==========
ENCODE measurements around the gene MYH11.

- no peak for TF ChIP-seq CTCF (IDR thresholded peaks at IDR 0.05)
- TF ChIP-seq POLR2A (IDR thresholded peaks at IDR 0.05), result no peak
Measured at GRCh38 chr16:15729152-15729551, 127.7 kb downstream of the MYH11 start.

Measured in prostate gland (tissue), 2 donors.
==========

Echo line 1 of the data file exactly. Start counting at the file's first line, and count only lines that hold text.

ENCODE measurements around the gene MYH11.